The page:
Slugworks welcomes students across campus to new creative space | #schoolsaftey

Slugworks, a new creatorspace on campus located in the Jack Baskin Engineering building, is full of tools and machines for all types of crafting, metalworking, fabrication, woodworking, and more. But for the people who envisioned, planned, and are making Slugworks a reality, fostering a collaborative community within the space is just as important as the machines and tools. 

Slugworks, which is now open to all undergraduates, is designed to be a space for students to pursue their projects and passions side-by-side and in collaboration with others from across campus. Throughout the quarter, Slugworks will host two classes, a series of free workshops, and open lab hours for students to take advantage of this creative space. The current open hours run from noon to 9 p.m. Monday through Friday, with weekend open hours in the works. 

“Inclusion, innovation, and imagination are our big pillars,” said Slugworks manager Nick Kouatli. “In my eyes, I think it’s the coolest thing when you can get a bunch of different minds working together. When we work interdisciplinarily, really cool things happen. We want to create an open, welcoming, and collaborative community.”  

Slugworks has four main rooms, each with its own purpose. The first room (BE-53), “the Creatorspace” is home to most of the light machinery and crafting tools with a 3-D printing farm, Cricut vinyl cutting machines, screen printing and heat press, sewing machines, a fabric arts section, electronic assembly, a jewelry-making zone and more. Students need to take a brief online safety training to use this space.

Another is the shop space (BE-51), nicknamed “Area 51,” which houses the more heavy-duty equipment for CNC and manual machining, sheet metal fabrication, laser cutting, and more. Students will be required to complete a higher level of safety training to use this equipment.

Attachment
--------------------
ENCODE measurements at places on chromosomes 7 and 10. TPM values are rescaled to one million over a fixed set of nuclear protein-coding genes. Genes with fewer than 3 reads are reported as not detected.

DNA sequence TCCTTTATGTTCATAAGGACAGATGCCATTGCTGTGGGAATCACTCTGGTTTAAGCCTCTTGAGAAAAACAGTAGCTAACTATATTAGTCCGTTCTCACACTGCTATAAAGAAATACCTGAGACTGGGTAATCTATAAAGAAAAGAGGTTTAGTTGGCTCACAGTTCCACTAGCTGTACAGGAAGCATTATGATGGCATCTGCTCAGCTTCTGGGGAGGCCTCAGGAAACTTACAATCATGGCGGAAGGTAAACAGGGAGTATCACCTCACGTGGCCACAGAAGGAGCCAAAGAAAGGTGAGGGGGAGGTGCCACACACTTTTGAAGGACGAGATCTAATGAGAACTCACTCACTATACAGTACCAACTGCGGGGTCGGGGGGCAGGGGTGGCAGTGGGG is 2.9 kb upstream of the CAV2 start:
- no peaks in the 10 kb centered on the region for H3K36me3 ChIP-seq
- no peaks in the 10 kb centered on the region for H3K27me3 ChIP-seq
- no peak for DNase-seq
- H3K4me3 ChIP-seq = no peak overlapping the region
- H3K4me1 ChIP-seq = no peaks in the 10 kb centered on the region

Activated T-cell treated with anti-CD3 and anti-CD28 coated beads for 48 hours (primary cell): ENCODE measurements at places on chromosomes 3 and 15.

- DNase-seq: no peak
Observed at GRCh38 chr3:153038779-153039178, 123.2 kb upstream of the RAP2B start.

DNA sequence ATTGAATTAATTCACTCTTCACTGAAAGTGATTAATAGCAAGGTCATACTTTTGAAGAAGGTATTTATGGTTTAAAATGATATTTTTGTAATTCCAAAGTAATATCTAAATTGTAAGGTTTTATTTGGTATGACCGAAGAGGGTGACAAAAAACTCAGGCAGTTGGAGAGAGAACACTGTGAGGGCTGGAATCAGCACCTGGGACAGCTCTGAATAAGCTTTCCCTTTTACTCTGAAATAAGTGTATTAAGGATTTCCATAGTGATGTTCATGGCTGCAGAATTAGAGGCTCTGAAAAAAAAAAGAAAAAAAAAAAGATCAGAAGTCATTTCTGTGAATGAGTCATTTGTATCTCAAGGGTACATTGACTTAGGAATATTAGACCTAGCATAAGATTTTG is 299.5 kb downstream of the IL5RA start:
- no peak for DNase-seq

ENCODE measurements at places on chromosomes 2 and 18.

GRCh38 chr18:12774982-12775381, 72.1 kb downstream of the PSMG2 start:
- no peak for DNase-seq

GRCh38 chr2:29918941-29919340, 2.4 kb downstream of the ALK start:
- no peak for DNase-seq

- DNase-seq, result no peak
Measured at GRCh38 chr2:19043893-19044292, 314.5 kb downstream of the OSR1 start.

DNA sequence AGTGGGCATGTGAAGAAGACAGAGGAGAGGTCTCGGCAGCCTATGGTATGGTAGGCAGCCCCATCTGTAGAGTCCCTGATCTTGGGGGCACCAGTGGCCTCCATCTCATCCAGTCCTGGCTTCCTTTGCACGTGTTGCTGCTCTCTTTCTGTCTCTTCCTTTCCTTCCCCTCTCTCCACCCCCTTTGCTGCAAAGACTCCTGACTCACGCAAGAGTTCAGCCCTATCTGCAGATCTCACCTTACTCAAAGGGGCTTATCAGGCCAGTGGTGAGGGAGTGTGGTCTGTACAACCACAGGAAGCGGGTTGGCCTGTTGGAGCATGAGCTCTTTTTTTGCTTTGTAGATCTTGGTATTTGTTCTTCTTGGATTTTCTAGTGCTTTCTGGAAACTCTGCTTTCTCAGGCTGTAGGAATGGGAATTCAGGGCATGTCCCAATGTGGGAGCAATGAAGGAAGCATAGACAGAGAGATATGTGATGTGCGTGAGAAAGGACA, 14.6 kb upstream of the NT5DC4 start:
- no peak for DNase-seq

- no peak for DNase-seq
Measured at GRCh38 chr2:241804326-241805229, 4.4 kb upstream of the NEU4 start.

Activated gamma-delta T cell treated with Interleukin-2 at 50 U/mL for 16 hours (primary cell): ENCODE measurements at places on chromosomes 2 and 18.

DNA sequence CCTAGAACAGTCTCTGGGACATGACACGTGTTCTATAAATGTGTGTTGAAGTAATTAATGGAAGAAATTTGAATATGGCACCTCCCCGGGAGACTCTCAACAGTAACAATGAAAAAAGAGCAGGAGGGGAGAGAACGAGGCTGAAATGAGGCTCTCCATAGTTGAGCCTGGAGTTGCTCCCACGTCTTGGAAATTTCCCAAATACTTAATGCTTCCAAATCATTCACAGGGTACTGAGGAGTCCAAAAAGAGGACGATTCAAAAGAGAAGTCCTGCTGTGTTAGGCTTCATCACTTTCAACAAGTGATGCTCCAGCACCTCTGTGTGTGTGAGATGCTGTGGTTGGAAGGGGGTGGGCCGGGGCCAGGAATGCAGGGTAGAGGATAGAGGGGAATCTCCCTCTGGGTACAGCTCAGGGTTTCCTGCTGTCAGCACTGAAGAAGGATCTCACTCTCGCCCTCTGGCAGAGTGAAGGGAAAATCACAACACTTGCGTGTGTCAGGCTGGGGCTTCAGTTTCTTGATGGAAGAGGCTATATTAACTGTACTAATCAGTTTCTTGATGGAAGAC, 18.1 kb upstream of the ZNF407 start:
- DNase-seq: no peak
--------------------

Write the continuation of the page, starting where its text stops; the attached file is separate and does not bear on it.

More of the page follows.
For both spaces, any interested students can access safety training courses through Canvas. Once completing the introductory online course, students can come down to Slugworks for a general safety walkthrough of the space, held at 2 p.m., 4 p.m., and 6 p.m. Monday through Friday.

The third room is a classroom space (BE-55), which will host two integrated classes; CMPM115: Lead by Design and CMPM:17 First-Year Design. Lead by Design is a class for juniors and seniors in which the students develop a template for a 10-week long engineering design project that takes advantage of the Slugworks equipment and facilities. These students then have the opportunity to teach that project as one of the First-Year Design classes, which are meant to give any interested incoming students hands-on design experience and insight into possible tracks within the Baskin School of Engineering. 

These courses were designed by Baskin Engineering Associate Dean for Undergraduate Experience Jim Whitehead, Director of Experiential Learning at Baskin Engineering Tamara Ball,  Associate Teaching Professor Tela Favaloro, with support from Executive Advisor to the Engineering Dean Abigail Kaun, who also contributed to the planning and launch of Slugworks.